An article published in the journal “Current Biology” reports the discovery of the fossils of a quadruped whale in sea sediments near the coast of Peru, dated about 42.6 million years ago. A team of researchers named this new species Peregocetus pacificus, probably the oldest found in the Americas. The uncovered skeleton constitutes the first indisputable finding of fossils of amphibian cetaceans that could move on land and swim in sea waters.
According to the generally accepted paleontological reconstructions, cetaceans originated in southern Asia over 50 million years ago. As they evolved from terrestrial mammals, they adapted to an amphibious life beginning to spread in the oceans over the following millions of years. The protocetids (Protocetidae) form a family that includes primitive cetaceans and Peregocetus pacificus was attributed to it. The skeleton in good state of conservation dating back to the Middle Eocene period, between about 37 and 47 million years ago, was discovered in 2011 after Mario Urbina of the Museo de Historia Natural-UNMSM in Peru found a promising area for the excavation of fossils in the coastal desert called Playa Media Luna.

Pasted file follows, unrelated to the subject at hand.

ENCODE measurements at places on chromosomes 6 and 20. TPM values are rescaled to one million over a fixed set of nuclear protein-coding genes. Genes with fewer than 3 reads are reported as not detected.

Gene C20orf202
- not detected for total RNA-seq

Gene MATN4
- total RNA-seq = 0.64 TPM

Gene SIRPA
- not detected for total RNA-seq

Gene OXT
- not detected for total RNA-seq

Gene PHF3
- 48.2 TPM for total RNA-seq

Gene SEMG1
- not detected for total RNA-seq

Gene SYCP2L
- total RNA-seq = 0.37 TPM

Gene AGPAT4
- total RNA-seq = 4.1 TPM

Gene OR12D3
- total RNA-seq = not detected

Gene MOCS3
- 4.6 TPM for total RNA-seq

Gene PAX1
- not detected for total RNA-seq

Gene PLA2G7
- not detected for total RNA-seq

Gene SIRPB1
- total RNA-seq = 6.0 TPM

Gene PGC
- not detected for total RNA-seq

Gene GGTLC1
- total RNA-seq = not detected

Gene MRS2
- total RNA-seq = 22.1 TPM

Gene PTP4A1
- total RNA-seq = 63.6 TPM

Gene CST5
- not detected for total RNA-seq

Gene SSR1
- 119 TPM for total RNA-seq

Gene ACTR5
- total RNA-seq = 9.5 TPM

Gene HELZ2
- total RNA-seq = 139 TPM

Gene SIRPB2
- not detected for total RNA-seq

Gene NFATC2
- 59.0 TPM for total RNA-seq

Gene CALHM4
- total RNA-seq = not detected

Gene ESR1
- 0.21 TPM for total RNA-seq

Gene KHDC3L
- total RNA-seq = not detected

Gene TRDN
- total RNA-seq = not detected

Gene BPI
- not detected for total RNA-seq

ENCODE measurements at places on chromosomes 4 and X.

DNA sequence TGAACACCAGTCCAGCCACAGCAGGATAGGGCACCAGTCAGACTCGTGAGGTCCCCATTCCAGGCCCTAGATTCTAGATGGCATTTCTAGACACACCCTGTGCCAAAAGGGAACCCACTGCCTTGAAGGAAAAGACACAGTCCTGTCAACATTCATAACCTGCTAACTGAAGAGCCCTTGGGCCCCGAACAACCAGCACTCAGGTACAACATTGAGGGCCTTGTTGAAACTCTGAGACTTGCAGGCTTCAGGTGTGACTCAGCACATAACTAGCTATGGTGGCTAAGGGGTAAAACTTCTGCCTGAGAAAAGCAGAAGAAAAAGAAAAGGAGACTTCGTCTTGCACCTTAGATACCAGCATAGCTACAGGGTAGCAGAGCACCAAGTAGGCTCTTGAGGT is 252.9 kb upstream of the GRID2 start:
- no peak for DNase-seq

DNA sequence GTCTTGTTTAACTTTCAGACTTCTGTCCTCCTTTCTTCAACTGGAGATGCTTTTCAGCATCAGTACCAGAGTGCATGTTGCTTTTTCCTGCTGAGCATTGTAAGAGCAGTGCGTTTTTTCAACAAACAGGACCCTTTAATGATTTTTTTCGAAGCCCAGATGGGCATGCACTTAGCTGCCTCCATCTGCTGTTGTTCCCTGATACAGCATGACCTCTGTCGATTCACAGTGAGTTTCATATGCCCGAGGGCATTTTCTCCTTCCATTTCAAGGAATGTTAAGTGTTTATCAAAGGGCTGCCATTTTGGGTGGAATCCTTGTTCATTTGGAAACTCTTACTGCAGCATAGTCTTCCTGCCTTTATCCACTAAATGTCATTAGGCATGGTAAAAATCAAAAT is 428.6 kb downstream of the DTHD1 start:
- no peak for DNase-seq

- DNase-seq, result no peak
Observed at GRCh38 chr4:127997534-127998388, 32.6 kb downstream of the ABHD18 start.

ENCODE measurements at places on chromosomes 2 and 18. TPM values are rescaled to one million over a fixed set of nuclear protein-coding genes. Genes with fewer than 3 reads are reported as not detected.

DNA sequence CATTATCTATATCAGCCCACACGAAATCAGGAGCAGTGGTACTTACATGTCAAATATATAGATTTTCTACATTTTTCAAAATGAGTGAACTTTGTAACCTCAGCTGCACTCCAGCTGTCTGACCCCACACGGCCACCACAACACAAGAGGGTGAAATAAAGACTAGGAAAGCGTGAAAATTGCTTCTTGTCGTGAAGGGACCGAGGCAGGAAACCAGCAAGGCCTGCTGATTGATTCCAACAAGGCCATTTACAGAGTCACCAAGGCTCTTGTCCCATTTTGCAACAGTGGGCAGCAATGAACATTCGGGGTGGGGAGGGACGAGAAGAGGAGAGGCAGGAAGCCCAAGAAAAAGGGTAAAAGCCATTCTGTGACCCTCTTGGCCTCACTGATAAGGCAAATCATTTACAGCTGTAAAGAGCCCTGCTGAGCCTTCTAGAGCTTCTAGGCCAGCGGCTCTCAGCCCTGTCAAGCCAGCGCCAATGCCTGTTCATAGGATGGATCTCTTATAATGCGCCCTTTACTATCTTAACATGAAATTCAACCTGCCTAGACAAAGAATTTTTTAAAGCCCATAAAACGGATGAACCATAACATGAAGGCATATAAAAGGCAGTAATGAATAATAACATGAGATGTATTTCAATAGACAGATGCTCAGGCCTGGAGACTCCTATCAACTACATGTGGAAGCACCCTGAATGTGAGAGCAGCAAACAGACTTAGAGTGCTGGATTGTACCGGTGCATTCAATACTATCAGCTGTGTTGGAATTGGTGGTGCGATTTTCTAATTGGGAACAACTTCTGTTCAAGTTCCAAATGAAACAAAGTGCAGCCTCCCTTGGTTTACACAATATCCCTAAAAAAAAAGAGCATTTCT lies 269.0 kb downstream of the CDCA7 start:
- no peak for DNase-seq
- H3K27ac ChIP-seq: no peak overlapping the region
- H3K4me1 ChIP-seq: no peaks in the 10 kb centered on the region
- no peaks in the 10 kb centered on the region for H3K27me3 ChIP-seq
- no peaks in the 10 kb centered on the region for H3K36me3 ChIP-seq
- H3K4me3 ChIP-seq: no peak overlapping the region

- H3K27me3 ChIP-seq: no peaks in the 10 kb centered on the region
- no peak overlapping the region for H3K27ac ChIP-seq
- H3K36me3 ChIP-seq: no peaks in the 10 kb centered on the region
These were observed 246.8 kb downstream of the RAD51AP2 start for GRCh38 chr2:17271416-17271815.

In the past other fossils of quadruped cetaceans were discovered in India and Pakistan, in the probable area of origin of this group of mammals, and the proportions between front and rear limbs are similar to those of Peregocetus pacificus. The anatomical features show the amphibious nature of this new species since it had small hooves on its fingers and toes and a shape of pelvis and limbs that suggests it could walk on land but probably also had webbed toes and a tail with a shape that suggests it could also swim well.
The discovery of the Peregocetus pacificus skeleton offers new information on the evolution of cetaceans, given that it shows an intermediate amphibious phase with a size that could already reach about 4 meters, but also on how they spread in the world. It supports the hypothesis that early cetaceans reached the Americas across the southern Atlantic from the west coast of Africa to South America. At the time the distance between the two continents was about half of the current one and, together with the ocean currents, this helped that migration. Probably only at that point from South America those amphibious whales migrated northward to reach North America.
Dr. Olivier Lambert of the Royal Belgian Institute of Natural Sciences stated that he and his colleagues who studied Peregocetus pacificus intend to keep on studying remains of other cetaceans in Peru looking for remains of even older amphibious species. Knowing that certain animals lived in that area is useful to focus fossil research and some luck in finding fossils in good condition can offer a great help to paleontologists.